Triton blowing a conch. Statue at Wasserspiele Hellbrunn, Hellbrunn Palace, Salzburg, Austria

Triton in later times became associated with possessing a conch shell,[7] which he blew like a trumpet to calm or raise the waves.[9] He was "trumpeter and bugler" to Oceanus and Poseidon.[10] Its sound was so cacophonous that when loudly blown, it put the giants to flight, who imagined it to be the roar of a dark wild beast.[11]

The original Greek Triton only sometimes bore a trident.[12] In literature, Triton carries a trident in Accius's Medea fragment.[13][14][b]

Triton is "sea-hued" according to Ovid and "his shoulders barnacled with sea-shells".[17] Ovid actually here calls Triton "cerulean" in color, to choose a cognate rendering to the original language (Latin: caeruleus);[18][19] Ovid also includes Triton among other deities (Proteus, Aegaeon, Doris) of being this blue color, with green (viridis) hair,[20][21] as well describing the steed Triton rides as cerulean.[23]

Libyan lake god

There is also Triton, the god of Lake Tritonis of Ancient Libya encountered by the Argonauts. This Triton is treated as a separate deity in some references.[24][7] He had a different parentage, as his father was Poseidon but his mother Europa according to the Greek writers of this episode.[26]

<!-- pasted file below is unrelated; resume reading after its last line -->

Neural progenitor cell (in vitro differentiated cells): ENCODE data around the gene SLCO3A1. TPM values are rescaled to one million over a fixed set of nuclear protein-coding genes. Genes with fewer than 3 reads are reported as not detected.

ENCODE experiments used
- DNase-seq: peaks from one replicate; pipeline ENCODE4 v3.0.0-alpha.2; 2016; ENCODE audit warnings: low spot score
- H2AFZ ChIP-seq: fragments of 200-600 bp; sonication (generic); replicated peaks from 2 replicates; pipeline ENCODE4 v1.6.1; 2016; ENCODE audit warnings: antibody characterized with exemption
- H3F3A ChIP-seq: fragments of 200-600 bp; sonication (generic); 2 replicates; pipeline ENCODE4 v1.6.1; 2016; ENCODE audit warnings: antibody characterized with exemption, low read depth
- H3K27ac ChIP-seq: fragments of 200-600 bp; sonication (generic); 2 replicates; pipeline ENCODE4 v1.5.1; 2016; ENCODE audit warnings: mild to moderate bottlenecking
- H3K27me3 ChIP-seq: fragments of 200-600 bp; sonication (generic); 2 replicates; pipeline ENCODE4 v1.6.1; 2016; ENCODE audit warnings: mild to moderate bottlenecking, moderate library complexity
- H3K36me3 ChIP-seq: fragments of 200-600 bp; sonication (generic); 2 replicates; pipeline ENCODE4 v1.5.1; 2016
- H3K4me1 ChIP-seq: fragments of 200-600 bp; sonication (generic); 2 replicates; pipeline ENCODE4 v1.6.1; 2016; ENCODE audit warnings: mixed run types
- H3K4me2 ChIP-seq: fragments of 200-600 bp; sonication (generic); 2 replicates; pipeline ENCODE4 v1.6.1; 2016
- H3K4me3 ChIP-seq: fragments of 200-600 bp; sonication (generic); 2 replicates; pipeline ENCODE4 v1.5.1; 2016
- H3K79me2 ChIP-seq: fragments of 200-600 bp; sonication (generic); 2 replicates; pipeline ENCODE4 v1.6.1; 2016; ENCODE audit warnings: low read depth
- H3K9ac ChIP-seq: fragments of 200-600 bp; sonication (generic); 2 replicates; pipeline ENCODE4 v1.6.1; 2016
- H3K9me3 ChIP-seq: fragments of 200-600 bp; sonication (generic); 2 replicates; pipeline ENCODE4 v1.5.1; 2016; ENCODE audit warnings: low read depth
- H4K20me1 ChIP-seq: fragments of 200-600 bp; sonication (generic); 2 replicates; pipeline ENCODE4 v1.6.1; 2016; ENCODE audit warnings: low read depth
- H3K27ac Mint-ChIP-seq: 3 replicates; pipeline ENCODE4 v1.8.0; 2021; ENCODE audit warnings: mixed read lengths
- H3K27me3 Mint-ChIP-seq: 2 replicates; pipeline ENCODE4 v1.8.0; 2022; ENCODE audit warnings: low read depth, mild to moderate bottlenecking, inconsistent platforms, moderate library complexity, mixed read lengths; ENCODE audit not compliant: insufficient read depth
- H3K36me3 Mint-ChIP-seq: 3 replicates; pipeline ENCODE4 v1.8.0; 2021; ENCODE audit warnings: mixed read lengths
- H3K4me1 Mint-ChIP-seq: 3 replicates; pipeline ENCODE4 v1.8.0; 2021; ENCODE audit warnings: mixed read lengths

This Triton first appeared in the guise of Eurypylus before eventually revealing his divine nature.[27] This local deity has thus been euhemeristically rationalized as "then ruler over Libya" by Diodorus Siculus.[28]

Triton-Eurypylus welcomed the Argonauts with a guest-gift of a clod of earth which was a pledge that the Greeks would be granted the land of Cyrene, Libya in the future.[7] The Argo had been driven ashore in the Syrtes (Gulf of Syrtes Minor according to some), and Triton guided them through the lake's marshy outlet back to the Mediterranean.[27][29]